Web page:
I started receiving notifications from LinkedIn yesterday congratulating me on my two year anniversary at Flinders University, so I thought I would take a moment to write a short post reflecting on my time here, and on where to from here.
As the year draws rapidly to a close, the thoughts of many a manager turn to that most dreaded of annual tasks – the performance review. Often ignored, frequently monolithic, a good idea that has been lost in translation to some awful Word document template. Dislike them or loathe them, they are out there. Sadly, this kind of prescriptive process can often discourage what should be a worthwhile activity, that of providing some sort of formal feedback to staff on their year in review, hopefully as a supplement to the regular feedback they have been getting throughout the year (wishful thinking, I know).
But what about feedback going the other way from staff given to their managers, particularly in the case of senior level managers?
In my fifteen years of reporting to senior managers or executives, not once have I been asked for formal feedback on their performance throughout the year. Don’t get me wrong, I’ve had some really good managers (and some bloody awful ones), but not once has any of them given me a formal opportunity to provide structured feedback. This year, to show that I’m willing to lead by example, I’ve set up a formal feedback process to give my senior leaders the chance to share their thoughts on my 2016.
Well, I think its safe to call the result of this year’s Australian census, making it a much quicker call than our Federal election last month – the results are in, and the ABS lost. Lost to the point that makes the Australian cricket team’s recent performance against Sri Lanka look not all that bad in comparison.
It was, on pretty much all fronts, a train wreck.
In the first two posts of this trilogy I discussed the background of the Flinders Connect student service centre and a strategy for driving the highest value from a combination of online self-service, service centre support, and more focused interactions. In this final post, I want to explore something which sets the University context apart from that of (say) a bank, a telco or a government department.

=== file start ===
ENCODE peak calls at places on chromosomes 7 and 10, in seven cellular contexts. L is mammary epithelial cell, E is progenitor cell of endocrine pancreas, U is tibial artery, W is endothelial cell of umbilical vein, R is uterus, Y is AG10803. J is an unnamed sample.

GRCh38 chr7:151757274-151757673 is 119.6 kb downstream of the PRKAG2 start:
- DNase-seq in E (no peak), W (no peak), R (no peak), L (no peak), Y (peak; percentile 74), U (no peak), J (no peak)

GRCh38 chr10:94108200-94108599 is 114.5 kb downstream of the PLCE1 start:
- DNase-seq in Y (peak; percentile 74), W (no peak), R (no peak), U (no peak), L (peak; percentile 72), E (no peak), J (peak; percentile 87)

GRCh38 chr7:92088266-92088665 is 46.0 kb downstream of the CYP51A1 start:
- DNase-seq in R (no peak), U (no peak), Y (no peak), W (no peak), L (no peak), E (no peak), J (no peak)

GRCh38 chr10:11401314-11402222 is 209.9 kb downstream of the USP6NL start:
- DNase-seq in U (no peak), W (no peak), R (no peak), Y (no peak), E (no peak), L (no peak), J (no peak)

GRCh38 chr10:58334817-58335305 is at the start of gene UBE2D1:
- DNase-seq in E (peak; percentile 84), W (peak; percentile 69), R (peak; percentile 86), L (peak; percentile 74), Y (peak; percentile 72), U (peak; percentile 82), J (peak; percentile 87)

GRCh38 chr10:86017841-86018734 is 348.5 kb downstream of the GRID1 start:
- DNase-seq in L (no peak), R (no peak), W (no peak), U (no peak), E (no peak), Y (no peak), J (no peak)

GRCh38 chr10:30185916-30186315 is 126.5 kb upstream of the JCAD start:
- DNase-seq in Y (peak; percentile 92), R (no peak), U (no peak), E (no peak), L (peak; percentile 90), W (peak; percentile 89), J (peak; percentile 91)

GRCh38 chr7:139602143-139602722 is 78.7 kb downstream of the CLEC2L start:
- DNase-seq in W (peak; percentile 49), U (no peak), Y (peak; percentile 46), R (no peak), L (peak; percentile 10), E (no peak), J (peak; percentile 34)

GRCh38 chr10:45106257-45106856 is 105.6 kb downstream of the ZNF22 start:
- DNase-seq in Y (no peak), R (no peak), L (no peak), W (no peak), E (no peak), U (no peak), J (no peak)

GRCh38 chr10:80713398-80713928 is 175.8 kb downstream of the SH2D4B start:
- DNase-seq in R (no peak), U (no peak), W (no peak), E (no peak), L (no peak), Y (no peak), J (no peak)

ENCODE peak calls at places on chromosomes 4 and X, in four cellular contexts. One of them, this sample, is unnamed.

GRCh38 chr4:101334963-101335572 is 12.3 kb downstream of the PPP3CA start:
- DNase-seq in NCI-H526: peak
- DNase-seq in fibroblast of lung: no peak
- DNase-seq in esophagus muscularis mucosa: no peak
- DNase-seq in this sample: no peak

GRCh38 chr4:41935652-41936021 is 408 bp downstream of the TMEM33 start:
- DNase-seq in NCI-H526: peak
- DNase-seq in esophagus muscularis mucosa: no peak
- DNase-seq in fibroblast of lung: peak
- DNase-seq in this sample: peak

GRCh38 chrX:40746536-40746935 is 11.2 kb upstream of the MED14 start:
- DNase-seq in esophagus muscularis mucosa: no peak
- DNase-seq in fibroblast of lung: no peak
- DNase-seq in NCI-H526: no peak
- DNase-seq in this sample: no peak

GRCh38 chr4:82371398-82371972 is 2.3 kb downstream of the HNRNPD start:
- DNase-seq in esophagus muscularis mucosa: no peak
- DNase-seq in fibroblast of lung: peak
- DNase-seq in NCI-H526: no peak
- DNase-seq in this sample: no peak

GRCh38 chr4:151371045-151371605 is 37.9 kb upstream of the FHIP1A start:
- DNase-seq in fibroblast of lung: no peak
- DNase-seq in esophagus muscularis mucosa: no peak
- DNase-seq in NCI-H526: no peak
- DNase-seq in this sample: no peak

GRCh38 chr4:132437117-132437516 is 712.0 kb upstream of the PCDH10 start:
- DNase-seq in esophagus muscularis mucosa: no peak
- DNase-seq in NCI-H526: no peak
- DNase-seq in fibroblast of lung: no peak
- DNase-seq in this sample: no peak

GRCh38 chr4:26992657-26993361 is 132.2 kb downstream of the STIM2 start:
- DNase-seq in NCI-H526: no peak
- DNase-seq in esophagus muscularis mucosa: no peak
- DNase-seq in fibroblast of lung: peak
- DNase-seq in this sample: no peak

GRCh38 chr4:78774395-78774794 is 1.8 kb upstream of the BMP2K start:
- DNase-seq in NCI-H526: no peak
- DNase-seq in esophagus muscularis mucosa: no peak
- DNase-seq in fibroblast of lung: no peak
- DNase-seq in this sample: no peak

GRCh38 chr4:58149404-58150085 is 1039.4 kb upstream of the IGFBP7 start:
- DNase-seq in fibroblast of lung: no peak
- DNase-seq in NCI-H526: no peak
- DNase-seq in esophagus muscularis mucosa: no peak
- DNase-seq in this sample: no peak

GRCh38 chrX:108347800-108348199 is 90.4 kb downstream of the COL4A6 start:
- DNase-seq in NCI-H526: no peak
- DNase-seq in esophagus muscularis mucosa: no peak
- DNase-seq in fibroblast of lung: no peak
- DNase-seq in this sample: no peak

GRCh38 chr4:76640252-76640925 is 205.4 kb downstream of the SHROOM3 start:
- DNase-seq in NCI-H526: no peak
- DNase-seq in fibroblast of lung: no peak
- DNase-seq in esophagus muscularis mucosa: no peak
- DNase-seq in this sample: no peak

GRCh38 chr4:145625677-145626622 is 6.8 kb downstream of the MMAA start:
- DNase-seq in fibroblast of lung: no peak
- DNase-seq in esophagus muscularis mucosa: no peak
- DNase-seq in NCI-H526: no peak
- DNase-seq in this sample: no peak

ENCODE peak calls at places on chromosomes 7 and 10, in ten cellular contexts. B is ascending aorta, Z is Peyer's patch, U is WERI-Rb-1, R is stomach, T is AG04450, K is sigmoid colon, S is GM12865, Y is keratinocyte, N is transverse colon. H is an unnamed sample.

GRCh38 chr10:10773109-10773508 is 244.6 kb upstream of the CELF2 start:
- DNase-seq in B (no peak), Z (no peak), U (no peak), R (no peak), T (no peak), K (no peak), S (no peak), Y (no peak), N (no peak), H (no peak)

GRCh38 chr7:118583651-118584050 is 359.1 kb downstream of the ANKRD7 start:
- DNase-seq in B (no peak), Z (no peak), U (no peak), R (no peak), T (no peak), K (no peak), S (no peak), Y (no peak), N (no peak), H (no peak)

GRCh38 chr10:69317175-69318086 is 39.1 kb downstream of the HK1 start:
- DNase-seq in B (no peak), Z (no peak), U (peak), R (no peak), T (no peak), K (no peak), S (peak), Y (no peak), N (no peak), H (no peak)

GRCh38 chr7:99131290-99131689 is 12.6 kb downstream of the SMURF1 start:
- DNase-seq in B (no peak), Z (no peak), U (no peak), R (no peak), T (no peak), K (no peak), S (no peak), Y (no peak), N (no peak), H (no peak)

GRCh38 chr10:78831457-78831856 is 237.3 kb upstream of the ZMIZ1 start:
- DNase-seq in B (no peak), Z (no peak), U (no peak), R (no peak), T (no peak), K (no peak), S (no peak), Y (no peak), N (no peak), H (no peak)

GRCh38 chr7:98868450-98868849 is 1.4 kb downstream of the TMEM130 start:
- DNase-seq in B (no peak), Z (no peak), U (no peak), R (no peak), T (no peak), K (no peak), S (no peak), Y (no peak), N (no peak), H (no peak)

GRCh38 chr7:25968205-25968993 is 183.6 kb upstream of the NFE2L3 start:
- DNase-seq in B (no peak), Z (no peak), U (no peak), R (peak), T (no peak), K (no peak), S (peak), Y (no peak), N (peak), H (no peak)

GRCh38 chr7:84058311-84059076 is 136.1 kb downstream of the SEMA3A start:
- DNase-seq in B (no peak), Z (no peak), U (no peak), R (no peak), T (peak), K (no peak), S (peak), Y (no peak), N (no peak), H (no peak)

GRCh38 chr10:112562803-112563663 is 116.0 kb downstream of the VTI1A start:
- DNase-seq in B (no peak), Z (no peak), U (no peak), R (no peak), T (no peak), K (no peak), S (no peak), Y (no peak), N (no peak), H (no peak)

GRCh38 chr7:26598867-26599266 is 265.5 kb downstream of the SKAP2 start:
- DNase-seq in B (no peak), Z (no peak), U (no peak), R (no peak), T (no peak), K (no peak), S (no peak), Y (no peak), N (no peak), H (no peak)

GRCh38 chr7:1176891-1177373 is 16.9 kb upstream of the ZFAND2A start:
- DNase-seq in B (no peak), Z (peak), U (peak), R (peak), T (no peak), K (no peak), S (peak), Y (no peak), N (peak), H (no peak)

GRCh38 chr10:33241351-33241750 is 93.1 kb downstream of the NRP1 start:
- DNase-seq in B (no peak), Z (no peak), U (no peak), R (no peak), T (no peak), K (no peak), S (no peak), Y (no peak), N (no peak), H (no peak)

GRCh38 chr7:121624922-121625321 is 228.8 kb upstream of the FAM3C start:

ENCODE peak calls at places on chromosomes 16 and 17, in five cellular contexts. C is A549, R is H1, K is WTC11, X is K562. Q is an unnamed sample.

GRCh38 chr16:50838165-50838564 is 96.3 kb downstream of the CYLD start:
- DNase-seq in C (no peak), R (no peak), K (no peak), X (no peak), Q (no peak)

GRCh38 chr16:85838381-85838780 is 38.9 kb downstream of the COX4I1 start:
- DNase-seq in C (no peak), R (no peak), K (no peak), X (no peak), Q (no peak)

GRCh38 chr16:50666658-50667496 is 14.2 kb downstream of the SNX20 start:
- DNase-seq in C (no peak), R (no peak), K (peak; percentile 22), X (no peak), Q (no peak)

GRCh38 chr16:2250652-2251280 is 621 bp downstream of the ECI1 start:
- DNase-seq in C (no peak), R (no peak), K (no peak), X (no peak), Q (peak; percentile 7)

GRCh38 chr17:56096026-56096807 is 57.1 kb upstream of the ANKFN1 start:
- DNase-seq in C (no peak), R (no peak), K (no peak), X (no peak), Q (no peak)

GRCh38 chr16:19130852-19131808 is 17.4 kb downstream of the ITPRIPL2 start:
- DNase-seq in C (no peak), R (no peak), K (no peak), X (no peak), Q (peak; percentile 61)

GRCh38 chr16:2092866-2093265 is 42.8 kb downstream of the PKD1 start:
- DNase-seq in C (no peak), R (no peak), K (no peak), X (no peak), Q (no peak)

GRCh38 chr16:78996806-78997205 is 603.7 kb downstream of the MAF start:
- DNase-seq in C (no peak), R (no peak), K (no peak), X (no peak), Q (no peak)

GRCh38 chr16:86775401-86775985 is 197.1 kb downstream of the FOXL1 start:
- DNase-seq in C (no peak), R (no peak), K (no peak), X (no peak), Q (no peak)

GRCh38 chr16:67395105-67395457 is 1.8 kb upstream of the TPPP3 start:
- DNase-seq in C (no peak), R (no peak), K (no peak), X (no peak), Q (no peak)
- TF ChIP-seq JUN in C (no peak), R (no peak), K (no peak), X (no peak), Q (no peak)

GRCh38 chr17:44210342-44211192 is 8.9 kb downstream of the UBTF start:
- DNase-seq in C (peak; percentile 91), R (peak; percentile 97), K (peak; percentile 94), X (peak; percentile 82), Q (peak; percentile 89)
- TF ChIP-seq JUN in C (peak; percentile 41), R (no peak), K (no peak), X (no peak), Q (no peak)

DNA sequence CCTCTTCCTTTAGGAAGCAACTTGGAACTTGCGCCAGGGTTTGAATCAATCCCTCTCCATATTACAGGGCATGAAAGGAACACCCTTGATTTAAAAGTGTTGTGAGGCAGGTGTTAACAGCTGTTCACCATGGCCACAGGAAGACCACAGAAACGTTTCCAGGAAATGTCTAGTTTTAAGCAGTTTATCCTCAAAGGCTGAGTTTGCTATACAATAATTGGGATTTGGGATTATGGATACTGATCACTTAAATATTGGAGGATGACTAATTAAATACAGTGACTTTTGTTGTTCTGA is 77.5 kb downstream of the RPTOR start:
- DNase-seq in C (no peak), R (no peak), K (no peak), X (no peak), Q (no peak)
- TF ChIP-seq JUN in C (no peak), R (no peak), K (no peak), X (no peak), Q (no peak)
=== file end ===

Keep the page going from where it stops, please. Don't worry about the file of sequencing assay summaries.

That something is one of the goals of of all Universities: to develop strong graduate capabilities within students as a fundamental outcome of attending University.
In the first post of this trilogy I set the scene around the creation of a new student service centre, and noted that many of the enquiries answered during our first ‘peak’ period at the start of Semester 1 could have been very easily done by students online. The question I posed at the end was which enquiries could have we avoided by having them done online via self-service, and how could we have achieved that?
Before I get into proposing answers to that question I want to consider another one – why should we drive enquiries online in the first place?
For the last two days I’ve been in attendance at the Strategies for Student Retention conference in Melbourne. The conference was an interesting mix of background information on retention stats in Australian higher education, strategies to improve these retention rates, arguments around the concept of students as customers, and plenty of discussion about the challenges that lay ahead for higher education. To summarise the themes of the conference in five points:
- attrition at universities is a thing;
- some of it is largely unavoidable, and relates to external factors in the lives of students;
- some of it correlates to student demographics, but to varying degrees;
- sometimes behavioural indicators can predict it;